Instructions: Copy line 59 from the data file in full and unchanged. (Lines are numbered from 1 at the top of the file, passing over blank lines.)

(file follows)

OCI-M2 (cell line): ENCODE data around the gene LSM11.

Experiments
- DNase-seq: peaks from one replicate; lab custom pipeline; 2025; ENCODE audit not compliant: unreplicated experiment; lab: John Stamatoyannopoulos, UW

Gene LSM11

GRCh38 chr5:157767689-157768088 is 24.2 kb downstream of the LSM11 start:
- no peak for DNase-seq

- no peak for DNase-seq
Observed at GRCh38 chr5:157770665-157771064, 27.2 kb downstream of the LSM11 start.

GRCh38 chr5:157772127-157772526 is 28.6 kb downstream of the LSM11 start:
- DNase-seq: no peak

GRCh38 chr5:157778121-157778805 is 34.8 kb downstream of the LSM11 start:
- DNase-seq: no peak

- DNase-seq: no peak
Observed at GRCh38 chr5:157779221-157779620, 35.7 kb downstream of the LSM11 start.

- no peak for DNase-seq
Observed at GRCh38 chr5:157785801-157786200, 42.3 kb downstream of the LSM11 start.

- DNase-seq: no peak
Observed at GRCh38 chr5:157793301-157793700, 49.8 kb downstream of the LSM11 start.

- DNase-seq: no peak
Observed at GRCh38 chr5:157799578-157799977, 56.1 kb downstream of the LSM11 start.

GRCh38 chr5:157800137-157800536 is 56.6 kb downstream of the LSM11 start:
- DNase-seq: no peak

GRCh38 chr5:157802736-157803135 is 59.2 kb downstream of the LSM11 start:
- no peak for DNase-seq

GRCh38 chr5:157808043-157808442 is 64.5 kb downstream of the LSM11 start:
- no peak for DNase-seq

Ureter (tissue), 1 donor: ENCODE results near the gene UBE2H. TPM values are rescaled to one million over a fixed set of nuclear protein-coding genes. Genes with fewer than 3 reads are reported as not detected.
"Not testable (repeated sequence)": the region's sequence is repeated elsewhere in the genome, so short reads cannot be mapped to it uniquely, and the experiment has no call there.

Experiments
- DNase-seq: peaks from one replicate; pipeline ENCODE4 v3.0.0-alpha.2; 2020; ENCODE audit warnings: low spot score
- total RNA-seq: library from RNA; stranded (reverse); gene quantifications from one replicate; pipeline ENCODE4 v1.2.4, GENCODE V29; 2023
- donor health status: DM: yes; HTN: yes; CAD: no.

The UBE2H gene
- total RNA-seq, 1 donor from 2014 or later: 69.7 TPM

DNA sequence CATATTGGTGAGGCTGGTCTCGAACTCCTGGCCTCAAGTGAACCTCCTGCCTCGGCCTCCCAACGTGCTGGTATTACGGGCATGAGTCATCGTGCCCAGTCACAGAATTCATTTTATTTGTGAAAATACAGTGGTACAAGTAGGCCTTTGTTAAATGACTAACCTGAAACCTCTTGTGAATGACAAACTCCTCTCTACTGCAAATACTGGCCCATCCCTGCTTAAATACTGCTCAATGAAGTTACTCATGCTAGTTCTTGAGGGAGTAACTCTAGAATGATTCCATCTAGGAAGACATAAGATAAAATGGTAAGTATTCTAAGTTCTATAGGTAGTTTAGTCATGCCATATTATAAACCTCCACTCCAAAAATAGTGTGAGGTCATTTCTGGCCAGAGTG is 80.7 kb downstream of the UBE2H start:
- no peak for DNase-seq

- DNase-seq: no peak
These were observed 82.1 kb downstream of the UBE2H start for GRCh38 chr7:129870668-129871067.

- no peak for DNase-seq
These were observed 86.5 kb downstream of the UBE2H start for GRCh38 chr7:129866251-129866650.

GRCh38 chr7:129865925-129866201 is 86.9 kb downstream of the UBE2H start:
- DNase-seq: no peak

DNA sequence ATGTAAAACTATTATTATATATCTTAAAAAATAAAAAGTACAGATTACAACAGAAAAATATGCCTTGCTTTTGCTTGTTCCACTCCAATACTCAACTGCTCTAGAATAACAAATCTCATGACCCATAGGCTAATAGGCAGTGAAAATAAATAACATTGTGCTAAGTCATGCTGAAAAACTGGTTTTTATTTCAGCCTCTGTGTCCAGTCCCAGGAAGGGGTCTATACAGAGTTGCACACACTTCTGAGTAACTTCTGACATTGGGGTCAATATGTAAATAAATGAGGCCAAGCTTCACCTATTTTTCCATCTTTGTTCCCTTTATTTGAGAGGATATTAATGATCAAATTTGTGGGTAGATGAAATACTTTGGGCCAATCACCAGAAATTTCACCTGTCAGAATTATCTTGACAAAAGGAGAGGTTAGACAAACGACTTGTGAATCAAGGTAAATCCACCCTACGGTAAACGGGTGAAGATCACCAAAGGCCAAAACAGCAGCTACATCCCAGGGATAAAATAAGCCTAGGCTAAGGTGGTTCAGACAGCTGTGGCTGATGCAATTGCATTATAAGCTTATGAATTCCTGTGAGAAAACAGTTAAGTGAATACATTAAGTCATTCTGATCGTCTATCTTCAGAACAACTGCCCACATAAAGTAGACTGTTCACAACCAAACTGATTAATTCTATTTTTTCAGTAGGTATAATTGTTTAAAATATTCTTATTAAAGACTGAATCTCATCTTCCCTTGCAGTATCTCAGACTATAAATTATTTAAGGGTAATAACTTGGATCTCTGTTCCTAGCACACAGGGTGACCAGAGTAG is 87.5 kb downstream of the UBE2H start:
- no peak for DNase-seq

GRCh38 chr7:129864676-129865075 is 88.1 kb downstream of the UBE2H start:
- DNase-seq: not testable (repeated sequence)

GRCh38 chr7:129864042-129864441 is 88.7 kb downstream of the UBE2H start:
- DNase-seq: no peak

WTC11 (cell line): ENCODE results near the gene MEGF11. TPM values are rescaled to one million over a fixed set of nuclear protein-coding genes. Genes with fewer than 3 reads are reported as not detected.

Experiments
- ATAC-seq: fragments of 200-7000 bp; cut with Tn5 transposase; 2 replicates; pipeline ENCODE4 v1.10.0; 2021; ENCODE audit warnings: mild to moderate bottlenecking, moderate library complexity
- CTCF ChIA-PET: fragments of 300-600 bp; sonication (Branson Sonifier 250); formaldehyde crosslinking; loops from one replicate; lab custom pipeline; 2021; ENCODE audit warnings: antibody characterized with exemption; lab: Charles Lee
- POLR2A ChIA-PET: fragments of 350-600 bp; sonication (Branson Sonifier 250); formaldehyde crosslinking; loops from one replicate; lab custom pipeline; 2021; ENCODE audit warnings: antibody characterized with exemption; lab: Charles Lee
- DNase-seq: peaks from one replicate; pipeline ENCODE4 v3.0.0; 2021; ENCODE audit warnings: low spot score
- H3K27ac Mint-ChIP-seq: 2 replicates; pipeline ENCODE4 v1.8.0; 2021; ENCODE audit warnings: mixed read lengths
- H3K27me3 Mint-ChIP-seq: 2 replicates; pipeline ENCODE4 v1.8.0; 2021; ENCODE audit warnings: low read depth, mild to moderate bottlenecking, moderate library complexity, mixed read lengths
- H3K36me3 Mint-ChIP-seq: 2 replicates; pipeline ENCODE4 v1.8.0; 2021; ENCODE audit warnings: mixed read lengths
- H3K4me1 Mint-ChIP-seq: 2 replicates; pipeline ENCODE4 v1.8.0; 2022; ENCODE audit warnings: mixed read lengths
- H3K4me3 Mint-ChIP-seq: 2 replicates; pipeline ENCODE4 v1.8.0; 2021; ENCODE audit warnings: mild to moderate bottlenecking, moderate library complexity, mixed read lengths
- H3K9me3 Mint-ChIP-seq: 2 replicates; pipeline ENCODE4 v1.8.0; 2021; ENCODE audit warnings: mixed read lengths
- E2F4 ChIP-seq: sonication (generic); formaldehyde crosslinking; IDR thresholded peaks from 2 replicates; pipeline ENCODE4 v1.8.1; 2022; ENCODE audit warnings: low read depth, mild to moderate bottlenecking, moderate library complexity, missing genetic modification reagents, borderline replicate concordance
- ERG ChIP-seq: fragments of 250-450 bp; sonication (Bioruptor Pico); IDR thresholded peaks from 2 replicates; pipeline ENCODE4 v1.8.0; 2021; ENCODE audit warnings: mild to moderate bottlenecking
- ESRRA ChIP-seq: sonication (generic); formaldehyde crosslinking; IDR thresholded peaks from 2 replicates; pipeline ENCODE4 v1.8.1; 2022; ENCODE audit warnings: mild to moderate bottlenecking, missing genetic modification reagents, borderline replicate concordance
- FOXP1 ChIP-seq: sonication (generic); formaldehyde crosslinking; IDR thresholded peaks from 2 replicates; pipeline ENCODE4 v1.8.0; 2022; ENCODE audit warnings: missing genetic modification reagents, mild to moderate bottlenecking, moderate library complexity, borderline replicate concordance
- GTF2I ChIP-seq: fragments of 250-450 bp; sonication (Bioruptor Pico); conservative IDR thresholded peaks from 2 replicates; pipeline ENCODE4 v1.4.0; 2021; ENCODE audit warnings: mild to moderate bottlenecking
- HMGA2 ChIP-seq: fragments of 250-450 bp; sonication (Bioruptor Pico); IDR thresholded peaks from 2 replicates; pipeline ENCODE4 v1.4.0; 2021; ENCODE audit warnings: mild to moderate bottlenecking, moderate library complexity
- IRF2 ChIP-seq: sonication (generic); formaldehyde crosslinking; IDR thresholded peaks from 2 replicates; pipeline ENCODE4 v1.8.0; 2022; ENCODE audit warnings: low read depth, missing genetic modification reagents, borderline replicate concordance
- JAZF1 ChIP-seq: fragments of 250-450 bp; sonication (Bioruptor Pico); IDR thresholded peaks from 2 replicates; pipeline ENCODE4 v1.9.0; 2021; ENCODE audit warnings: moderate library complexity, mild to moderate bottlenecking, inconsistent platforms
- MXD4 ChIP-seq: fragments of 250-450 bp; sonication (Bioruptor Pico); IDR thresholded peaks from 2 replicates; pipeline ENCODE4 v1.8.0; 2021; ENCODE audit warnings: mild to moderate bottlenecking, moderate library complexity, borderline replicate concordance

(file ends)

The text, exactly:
- H3K4me3 Mint-ChIP-seq: 2 replicates; pipeline ENCODE4 v1.8.0; 2021; ENCODE audit warnings: mild to moderate bottlenecking, moderate library complexity, mixed read lengths